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Updated: March 7, 2012 15:11 IST

Let us have a prosperity line, says Medha Patkar

Staff Correspondent
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Medha Patkar, a well known Social activists at an interactive session in Roshini Nilaya, school of Social work in Mangalore on Tuesday 6th March 2012.. Photo: R.Eswarraj
The Hindu
Medha Patkar, a well known Social activists at an interactive session in Roshini Nilaya, school of Social work in Mangalore on Tuesday 6th March 2012.. Photo: R.Eswarraj

‘Income beyond a certain level should be taxed heavily'

India needs a prosperity line and not a poverty line, as 80 per cent of the population is classified as Below Poverty Line, said one of the National Convenors of the National Alliance for People's Movements (NAPM) Medha Patkar here on Tuesday.

She said the NAPM was organising a National Jan Sansad or a National People's Parliament in New Delhi, during which one of the key issues that would be discussed was a demand for an “ameeri rekha”. During an interaction programme organised by the School of Social Work Roshni Nilaya, Ms. Patkar said: “When 80 per cent of the population is below the poverty line, what purpose does it serve? The focus should be a line for richness. There should be a ceiling on wealth. Income beyond that level should be taxed heavily.”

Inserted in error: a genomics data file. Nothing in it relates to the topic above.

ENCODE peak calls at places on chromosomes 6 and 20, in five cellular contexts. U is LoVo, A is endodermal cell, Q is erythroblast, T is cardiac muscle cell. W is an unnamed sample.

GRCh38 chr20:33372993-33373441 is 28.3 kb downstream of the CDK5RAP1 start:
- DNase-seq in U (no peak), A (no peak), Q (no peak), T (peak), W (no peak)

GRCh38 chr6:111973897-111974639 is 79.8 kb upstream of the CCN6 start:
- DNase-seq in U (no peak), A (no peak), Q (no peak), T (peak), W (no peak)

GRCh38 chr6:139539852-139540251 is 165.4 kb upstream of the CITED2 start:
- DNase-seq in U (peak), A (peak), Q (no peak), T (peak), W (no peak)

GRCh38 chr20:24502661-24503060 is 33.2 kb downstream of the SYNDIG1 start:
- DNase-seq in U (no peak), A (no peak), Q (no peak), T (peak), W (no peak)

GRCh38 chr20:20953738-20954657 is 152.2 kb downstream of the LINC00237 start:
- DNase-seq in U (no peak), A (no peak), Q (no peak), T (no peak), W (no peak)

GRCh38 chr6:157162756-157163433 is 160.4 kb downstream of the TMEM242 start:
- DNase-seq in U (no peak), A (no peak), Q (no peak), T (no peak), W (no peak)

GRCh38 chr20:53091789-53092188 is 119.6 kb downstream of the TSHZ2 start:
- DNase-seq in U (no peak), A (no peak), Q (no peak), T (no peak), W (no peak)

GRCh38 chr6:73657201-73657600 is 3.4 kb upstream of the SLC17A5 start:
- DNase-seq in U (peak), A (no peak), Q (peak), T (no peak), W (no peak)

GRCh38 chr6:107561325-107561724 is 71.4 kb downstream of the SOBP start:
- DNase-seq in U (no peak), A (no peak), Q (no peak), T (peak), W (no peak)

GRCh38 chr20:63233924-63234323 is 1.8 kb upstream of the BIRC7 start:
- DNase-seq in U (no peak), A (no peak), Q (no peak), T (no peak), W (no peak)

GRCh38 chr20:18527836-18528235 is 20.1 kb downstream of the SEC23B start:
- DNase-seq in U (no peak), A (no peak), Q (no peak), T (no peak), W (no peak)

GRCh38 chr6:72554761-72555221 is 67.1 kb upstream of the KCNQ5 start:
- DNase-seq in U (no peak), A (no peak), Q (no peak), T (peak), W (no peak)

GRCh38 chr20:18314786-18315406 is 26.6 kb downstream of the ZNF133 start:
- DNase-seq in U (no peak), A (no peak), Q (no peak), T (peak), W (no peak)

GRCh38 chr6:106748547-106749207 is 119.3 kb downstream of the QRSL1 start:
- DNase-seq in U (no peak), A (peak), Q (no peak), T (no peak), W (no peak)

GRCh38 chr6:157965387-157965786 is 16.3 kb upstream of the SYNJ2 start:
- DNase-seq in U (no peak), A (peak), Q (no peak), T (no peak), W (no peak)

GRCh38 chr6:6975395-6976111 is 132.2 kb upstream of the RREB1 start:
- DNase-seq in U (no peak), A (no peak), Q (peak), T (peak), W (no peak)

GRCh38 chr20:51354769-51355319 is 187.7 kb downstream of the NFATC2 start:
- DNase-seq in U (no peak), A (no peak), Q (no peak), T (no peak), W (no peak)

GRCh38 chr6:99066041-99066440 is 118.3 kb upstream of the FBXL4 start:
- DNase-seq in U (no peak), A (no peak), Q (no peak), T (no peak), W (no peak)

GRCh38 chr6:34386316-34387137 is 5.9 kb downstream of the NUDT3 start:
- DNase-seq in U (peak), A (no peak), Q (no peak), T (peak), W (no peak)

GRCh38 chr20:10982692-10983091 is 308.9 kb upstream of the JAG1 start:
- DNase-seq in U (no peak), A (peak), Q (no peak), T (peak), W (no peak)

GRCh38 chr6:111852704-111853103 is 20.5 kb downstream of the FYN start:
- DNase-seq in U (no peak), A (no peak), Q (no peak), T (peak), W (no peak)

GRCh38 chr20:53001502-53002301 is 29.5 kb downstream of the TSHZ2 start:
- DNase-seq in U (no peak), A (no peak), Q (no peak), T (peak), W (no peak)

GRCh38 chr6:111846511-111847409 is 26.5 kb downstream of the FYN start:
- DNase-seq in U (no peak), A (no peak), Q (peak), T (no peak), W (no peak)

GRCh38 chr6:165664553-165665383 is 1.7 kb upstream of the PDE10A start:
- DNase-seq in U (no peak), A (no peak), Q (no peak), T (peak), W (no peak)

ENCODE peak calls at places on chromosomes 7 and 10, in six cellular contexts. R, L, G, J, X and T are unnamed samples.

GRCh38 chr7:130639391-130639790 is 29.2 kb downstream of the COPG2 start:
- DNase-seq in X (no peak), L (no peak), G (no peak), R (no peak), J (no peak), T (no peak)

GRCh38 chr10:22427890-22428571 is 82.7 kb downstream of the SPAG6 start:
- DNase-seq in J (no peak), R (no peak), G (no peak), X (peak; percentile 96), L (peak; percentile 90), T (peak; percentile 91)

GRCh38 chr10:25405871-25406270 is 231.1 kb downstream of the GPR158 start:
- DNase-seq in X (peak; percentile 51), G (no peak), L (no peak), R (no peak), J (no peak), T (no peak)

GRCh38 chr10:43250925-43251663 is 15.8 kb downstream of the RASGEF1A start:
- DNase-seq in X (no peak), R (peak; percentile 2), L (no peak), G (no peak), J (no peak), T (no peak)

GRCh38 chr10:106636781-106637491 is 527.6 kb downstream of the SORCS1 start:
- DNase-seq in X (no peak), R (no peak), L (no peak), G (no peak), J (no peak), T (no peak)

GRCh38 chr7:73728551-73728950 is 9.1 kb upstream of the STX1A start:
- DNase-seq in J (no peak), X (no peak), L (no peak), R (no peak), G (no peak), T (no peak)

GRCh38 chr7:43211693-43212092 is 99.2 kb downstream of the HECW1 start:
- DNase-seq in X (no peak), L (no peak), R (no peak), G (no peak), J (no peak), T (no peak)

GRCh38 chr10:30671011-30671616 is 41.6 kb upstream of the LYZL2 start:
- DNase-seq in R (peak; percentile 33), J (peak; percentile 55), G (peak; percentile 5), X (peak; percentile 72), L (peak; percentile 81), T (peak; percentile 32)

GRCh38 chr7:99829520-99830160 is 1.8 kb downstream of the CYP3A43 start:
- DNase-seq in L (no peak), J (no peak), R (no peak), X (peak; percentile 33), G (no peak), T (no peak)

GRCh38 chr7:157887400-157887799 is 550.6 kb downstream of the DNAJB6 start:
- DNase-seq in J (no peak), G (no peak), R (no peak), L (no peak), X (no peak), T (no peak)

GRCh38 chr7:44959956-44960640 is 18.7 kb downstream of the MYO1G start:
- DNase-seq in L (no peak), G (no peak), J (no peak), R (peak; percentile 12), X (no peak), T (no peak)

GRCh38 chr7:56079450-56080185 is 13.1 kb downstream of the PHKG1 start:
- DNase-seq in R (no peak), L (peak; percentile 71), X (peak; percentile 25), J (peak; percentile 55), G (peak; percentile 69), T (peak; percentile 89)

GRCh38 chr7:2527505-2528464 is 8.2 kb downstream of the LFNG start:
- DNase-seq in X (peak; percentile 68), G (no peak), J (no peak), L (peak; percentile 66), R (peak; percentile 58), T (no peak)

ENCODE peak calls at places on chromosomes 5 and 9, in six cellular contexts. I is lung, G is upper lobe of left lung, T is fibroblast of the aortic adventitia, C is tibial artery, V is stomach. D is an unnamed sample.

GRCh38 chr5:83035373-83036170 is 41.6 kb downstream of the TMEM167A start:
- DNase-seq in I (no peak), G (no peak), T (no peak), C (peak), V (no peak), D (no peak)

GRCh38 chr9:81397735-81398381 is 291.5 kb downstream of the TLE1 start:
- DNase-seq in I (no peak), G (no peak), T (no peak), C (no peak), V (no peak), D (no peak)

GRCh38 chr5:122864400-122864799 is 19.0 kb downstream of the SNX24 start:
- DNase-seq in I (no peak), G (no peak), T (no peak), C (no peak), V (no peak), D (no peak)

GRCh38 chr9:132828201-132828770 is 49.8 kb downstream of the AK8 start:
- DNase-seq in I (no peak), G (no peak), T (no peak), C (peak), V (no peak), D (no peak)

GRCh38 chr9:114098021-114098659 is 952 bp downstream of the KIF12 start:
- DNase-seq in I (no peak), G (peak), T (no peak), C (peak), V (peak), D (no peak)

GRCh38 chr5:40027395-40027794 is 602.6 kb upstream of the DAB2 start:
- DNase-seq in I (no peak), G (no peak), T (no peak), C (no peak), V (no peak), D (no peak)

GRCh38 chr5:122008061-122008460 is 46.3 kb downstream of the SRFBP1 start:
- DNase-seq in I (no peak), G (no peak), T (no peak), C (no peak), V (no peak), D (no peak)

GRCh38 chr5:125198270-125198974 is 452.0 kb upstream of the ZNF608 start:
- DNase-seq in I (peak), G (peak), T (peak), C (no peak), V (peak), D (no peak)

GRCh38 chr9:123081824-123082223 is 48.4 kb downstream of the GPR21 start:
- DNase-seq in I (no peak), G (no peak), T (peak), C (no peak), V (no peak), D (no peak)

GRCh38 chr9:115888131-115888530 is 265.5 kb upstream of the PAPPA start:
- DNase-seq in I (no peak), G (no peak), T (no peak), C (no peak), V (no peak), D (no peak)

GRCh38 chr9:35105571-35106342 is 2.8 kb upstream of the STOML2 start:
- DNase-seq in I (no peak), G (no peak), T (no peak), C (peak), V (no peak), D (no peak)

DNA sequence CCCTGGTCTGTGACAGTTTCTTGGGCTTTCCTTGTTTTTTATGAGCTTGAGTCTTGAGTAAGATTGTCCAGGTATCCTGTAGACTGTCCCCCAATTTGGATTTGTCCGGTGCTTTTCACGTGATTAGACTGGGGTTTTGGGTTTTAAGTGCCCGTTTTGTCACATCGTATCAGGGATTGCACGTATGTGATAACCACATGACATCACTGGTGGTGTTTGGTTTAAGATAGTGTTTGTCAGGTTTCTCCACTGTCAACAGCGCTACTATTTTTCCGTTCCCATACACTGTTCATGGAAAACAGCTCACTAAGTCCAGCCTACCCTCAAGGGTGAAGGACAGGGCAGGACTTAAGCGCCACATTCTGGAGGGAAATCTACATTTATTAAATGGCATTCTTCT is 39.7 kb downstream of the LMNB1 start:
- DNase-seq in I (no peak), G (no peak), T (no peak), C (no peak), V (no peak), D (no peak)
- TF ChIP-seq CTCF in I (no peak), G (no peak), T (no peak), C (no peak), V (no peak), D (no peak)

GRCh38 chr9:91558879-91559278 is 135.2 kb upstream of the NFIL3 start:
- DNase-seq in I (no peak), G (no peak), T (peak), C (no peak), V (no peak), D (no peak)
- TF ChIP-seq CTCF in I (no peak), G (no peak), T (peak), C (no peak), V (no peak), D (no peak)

Other demands were that people should earn enough to meet the cost of purchasing food. As such, daily wages should be raised to Rs. 350 in urban areas and Rs. 250 in rural areas, she said.

It was essential to reduce the inequality. “There has to be some limit to the disparity,” Ms. Patkar said. Commenting on industrialisation, she said that “concessions” to corporate companies were “absolutely unjustifiable” and led to “vulgar levels of profit” to a few.

She said that the Directive Principles of State Policy, which were “unfortunately not justiciable” should be the foundation of the development of the country. Article 243 of the Constitution – which aimed at decentralisation of the Government – should be implemented, Ms. Patkar said.

The first step was to ensure that “jal, jangal, jameen” (water, forests, and land) remained with the community. Then the community would decide how to tackle the needs of water, power, and housing. Communities would have to learn how to include the concerns of Dalits and women within this process, she said.

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